I use a food processor to turn the bread into breadcrumbs, roughly chop the walnuts and to grate the cheese. Having done this, place the breadcrumbs, walnuts and cheese in a large bowl. Add the seasoning and finally place the chard mixture into the processor and pulse for a moment or two just to roughly chop, you don't need to take this down to a puree consistency.
Stir into the dry ingredients and mix in the eggs. The mixture should be easy to form into balls, flatten slightly to create rissoles or burger shapes. At this point they can be kept in the fridge for up to 8 hours before frying gently in shallow oil. Fry one one side until you have a rich brown colour, then turn and fry on the other side.








Notes:
I have to say I enjoy these as much cold, in a sandwich, as I do hot.
They make an excellent vegetarian alternative to burgers and they're delicious served hot with fried mushrooms and eggs for breakfast.
I made a second, larger batch of these and mixed in some cooked mushrooms I had that were left over from another meal. I chopped the mushrooms up having fried them. I couldn't have imagined the addition of cooked mushroom would make them even more delicious, but it does; so much so I may have to include them from now on.

Sunday, 21 September 2014

Marmalade Cake


This is a light cake, perfect with a cup of tea and easily digested, it has a scattering of golden sultanas and a deep flavour of bitter oranges. If like me you are thinking about the marmalade making season fast approaching on the heels of Christmas and the New Year, then this cake is a really good way of using up some of this year's marmalade in preparation. I chose to bake the mix in 2, 15 centimetre cake tins, this way you have one to enjoy and a second to give to a friend.

For this recipe you will need;
300g of Self Raising flour
300g of marmalade
275g of golden sultanas
250g of unsalted butter (room temperature)
225g of light Muscovado sugar
100g of ground almonds
4 eggs
1 teaspoon (heaped) of mixed spice
1/2 teaspoon of salt
A large thumb sized piece of fresh ginger, peeled and grated

Prepare 2 15centimetre baking tins by lining them with baking parchment. Switch the oven on to 140C.
Cream together the butter and the sugar until light and fluffy. Add the eggs one at a time. Add the salt, mixed spice and ginger and beat in the ground almonds, marmalade and golden sultanas. Finally beat in the flour, until thoroughly mixed but no more.
Divide the mix between the 2 baking tins and place in the centre of the oven and bake for 1 hour 30 minutes, or until a wooden skewer comes out cleanly when pushed into the centre of the cake. Allow the cakes to cool completely before removing from the tins.

Notes:
This cake freezes really well.
The mixed spice and ginger are not in any way dominant flavours, they simply enhance the marmalade flavour.

Tuesday, 2 September 2014

Tomato Oil


With tomatoes ripening every day, I am happily in that state where it is difficult to keep up with supply. I'm not complaining, I don't buy fresh tomatoes during the year and savour this time of plenty.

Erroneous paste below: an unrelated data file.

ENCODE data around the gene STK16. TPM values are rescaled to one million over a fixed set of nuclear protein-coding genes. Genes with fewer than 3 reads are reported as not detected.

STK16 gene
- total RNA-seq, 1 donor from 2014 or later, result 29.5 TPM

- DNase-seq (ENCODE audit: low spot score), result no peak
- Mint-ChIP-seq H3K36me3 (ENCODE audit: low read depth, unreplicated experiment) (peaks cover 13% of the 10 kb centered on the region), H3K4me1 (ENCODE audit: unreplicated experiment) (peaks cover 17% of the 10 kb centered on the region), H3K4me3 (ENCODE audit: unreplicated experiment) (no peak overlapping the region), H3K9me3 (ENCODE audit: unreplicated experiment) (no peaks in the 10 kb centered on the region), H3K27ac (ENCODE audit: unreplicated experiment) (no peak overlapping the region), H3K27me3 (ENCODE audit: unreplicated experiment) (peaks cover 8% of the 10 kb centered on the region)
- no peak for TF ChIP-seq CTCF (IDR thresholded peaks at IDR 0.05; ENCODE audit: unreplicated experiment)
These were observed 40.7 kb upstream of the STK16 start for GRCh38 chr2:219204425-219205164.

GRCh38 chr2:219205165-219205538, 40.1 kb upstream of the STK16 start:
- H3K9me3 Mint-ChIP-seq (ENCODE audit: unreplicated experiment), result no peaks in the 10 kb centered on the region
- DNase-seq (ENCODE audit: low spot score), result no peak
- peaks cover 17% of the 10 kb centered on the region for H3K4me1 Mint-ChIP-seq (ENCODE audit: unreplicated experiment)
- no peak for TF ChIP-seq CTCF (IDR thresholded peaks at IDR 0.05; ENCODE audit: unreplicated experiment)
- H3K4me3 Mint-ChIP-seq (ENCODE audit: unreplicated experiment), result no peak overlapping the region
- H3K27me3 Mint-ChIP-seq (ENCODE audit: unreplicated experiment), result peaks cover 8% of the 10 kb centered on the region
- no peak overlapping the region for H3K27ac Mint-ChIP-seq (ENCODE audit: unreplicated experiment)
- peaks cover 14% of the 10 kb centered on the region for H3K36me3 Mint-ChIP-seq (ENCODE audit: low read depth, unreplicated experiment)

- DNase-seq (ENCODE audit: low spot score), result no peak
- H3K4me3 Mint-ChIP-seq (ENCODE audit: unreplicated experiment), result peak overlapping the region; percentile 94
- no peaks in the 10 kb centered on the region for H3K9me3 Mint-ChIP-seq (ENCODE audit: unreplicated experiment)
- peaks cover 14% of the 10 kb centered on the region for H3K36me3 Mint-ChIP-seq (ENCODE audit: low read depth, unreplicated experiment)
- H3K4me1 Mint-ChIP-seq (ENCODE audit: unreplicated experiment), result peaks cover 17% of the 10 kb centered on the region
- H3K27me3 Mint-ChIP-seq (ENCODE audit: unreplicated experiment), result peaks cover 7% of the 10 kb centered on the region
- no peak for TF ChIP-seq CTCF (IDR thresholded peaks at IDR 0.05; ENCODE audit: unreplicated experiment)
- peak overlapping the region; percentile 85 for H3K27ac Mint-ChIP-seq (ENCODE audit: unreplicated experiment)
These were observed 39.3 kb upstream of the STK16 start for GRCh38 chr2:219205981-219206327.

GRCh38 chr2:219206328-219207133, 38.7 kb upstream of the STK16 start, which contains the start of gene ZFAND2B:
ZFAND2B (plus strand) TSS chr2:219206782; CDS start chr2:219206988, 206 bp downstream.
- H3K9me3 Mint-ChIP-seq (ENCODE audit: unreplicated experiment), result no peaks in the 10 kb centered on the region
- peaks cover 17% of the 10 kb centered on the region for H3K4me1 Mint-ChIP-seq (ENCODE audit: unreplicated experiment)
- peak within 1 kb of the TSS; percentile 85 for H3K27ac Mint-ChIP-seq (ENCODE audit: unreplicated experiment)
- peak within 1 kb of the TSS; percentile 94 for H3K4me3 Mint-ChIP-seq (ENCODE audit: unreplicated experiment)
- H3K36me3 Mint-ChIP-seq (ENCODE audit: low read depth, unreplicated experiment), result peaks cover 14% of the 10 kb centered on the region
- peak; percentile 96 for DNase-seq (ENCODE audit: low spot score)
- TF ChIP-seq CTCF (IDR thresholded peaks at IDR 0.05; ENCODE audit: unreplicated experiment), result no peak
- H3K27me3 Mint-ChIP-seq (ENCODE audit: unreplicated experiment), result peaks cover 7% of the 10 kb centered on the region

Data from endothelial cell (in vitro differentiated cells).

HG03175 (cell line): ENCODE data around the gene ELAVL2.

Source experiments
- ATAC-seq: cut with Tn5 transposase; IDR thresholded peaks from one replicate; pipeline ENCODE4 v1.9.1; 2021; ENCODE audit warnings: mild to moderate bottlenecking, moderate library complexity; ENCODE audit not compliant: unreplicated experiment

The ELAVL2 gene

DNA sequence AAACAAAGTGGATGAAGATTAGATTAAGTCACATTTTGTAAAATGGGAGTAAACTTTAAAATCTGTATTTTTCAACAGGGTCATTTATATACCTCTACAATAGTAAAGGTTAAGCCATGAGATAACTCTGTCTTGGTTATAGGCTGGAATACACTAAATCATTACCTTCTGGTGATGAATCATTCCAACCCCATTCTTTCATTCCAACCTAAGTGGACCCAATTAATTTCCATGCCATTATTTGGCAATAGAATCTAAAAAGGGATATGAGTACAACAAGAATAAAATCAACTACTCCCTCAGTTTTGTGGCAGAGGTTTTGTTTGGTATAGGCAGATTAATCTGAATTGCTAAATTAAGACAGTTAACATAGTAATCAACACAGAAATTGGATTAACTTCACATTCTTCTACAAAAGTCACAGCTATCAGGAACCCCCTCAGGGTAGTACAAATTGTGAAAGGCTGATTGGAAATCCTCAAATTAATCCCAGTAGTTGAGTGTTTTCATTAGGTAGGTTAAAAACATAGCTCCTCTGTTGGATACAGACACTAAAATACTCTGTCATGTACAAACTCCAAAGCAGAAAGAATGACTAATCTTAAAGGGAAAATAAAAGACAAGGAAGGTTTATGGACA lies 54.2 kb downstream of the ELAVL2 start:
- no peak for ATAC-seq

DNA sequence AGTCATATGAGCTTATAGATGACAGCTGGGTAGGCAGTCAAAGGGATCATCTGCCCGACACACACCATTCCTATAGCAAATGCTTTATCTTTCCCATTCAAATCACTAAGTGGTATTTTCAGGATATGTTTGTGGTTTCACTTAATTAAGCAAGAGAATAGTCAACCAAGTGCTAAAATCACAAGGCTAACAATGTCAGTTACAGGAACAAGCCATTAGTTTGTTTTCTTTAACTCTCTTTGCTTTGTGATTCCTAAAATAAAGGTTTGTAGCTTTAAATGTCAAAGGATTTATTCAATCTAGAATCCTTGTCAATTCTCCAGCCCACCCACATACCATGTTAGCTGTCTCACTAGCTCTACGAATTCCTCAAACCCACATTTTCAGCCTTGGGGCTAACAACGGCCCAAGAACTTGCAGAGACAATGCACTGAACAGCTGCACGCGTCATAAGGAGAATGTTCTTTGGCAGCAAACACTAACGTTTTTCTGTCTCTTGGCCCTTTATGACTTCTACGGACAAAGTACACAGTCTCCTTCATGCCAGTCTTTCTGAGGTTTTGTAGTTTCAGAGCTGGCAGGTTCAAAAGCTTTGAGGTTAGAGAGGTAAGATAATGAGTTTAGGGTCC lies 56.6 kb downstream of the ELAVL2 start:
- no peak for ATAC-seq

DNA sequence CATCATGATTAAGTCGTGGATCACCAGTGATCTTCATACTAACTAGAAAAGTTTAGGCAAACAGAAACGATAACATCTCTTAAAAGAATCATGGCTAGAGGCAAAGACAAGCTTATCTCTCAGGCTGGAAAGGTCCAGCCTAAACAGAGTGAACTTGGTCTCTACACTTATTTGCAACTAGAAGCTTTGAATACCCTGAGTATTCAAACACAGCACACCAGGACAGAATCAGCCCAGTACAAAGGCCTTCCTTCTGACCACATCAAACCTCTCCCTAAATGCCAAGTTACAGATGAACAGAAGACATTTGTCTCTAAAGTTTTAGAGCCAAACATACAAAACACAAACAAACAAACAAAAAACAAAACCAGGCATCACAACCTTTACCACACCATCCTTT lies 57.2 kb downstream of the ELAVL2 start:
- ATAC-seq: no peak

Tomato oil is one way of preserving tomatoes and I find having a jar of it in the fridge, really useful. The odd spoonful gets added to all sorts of things from curries to pasta sauces to give the dish a boost.
I make my own passata, click here for the recipe but a good quality commercial passata is perfectly acceptable.


 
Burkina Faso, welcome! number 134.
Welcome Palestine! bringing the number up to 135.
For this recipe you will need;
500ml of passata
400ml of light flavoured olive oil
1 large head of garlic
2 red chillies
80g of jarred peppers, I use a brand called Peppadew
2 teaspoons of Pul Bebber chilli flakes
2 teaspoons of paprika
2 teaspoons of flaked sea salt

Begin by peeling and slicing in half, all the garlic cloves, cook them along with the chillies in the olive oil over the lowest heat you can manage, for 5 to 10 minutes or until the garlic cloves float to the surface and have taken on only a very little colour. Remove the garlic and chillies from the oil and place in a jug blender along with all the other ingredients. Taste the pureed mix to see if you require more chilli or if perhaps a little sugar is needed. Pour the mix back into the olive oil and place again on the lowest heat you have, place on a lid and cook gently for an hour. Whisk together the mix and pour into sterilized jars.







Notes:
I usually find this quantity keeps me going for 4 to 6 weeks and the jar keeps perfectly happily in the fridge for that length of time. It may well last longer and as long as the lid has not been removed, it may last out of the fridge but I cannot claim it does as I haven't ever tried it.
Forget putting out a bowl with olive oil and balsamic vinegar on the table for your guests to tuck into with chunks of freshly baked bread, a shallow bowl of this tomato oil makes a very welcome alternative.
The oil tends to rise to the surface and of course in the fridge it solidifies but I find whisking it for a moment or two redistributes the oil perfectly.